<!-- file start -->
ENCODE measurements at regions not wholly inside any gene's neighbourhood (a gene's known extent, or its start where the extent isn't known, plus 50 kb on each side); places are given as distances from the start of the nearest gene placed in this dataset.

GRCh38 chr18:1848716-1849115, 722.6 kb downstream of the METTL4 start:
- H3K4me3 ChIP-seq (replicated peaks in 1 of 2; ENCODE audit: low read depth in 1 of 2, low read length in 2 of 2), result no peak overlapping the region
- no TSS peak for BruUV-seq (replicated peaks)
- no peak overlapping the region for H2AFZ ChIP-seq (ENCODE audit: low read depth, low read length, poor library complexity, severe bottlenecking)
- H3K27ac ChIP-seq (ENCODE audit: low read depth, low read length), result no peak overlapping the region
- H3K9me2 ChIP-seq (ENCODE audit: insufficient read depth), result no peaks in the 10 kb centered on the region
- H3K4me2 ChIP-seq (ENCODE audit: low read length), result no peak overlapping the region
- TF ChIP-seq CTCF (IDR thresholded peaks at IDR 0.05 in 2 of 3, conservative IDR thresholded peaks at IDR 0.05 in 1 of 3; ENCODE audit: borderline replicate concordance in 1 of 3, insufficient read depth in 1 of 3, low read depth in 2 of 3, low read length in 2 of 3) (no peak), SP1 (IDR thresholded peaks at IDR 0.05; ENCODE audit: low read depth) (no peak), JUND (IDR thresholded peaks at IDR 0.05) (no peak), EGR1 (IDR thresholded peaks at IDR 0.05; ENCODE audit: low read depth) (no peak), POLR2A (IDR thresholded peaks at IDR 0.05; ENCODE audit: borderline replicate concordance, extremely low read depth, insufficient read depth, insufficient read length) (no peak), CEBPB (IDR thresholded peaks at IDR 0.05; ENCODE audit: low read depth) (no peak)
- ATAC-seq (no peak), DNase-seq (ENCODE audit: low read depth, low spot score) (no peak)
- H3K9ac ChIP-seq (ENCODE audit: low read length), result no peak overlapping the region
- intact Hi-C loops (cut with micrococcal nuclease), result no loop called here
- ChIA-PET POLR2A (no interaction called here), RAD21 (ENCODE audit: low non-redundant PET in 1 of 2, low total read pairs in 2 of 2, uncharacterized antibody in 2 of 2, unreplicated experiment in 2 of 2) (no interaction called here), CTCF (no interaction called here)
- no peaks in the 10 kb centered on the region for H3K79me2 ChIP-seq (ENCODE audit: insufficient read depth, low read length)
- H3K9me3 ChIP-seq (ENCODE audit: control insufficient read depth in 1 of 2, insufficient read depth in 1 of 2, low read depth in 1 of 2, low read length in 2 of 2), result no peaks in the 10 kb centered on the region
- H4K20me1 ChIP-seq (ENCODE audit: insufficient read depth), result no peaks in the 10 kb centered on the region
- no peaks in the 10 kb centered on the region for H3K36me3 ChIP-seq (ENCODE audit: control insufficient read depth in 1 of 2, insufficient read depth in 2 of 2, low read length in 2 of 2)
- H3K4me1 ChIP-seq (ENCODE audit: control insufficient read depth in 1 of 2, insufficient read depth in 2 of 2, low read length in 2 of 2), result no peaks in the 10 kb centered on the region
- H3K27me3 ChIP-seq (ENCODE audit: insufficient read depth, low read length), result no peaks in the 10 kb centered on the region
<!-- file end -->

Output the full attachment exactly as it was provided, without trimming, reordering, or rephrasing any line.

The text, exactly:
ENCODE measurements at regions not wholly inside any gene's neighbourhood (a gene's known extent, or its start where the extent isn't known, plus 50 kb on each side); places are given as distances from the start of the nearest gene placed in this dataset.

GRCh38 chr18:1848716-1849115, 722.6 kb downstream of the METTL4 start:
- H3K4me3 ChIP-seq (replicated peaks in 1 of 2; ENCODE audit: low read depth in 1 of 2, low read length in 2 of 2), result no peak overlapping the region
- no TSS peak for BruUV-seq (replicated peaks)
- no peak overlapping the region for H2AFZ ChIP-seq (ENCODE audit: low read depth, low read length, poor library complexity, severe bottlenecking)
- H3K27ac ChIP-seq (ENCODE audit: low read depth, low read length), result no peak overlapping the region
- H3K9me2 ChIP-seq (ENCODE audit: insufficient read depth), result no peaks in the 10 kb centered on the region
- H3K4me2 ChIP-seq (ENCODE audit: low read length), result no peak overlapping the region
- TF ChIP-seq CTCF (IDR thresholded peaks at IDR 0.05 in 2 of 3, conservative IDR thresholded peaks at IDR 0.05 in 1 of 3; ENCODE audit: borderline replicate concordance in 1 of 3, insufficient read depth in 1 of 3, low read depth in 2 of 3, low read length in 2 of 3) (no peak), SP1 (IDR thresholded peaks at IDR 0.05; ENCODE audit: low read depth) (no peak), JUND (IDR thresholded peaks at IDR 0.05) (no peak), EGR1 (IDR thresholded peaks at IDR 0.05; ENCODE audit: low read depth) (no peak), POLR2A (IDR thresholded peaks at IDR 0.05; ENCODE audit: borderline replicate concordance, extremely low read depth, insufficient read depth, insufficient read length) (no peak), CEBPB (IDR thresholded peaks at IDR 0.05; ENCODE audit: low read depth) (no peak)
- ATAC-seq (no peak), DNase-seq (ENCODE audit: low read depth, low spot score) (no peak)
- H3K9ac ChIP-seq (ENCODE audit: low read length), result no peak overlapping the region
- intact Hi-C loops (cut with micrococcal nuclease), result no loop called here
- ChIA-PET POLR2A (no interaction called here), RAD21 (ENCODE audit: low non-redundant PET in 1 of 2, low total read pairs in 2 of 2, uncharacterized antibody in 2 of 2, unreplicated experiment in 2 of 2) (no interaction called here), CTCF (no interaction called here)
- no peaks in the 10 kb centered on the region for H3K79me2 ChIP-seq (ENCODE audit: insufficient read depth, low read length)
- H3K9me3 ChIP-seq (ENCODE audit: control insufficient read depth in 1 of 2, insufficient read depth in 1 of 2, low read depth in 1 of 2, low read length in 2 of 2), result no peaks in the 10 kb centered on the region
- H4K20me1 ChIP-seq (ENCODE audit: insufficient read depth), result no peaks in the 10 kb centered on the region
- no peaks in the 10 kb centered on the region for H3K36me3 ChIP-seq (ENCODE audit: control insufficient read depth in 1 of 2, insufficient read depth in 2 of 2, low read length in 2 of 2)
- H3K4me1 ChIP-seq (ENCODE audit: control insufficient read depth in 1 of 2, insufficient read depth in 2 of 2, low read length in 2 of 2), result no peaks in the 10 kb centered on the region
- H3K27me3 ChIP-seq (ENCODE audit: insufficient read depth, low read length), result no peaks in the 10 kb centered on the region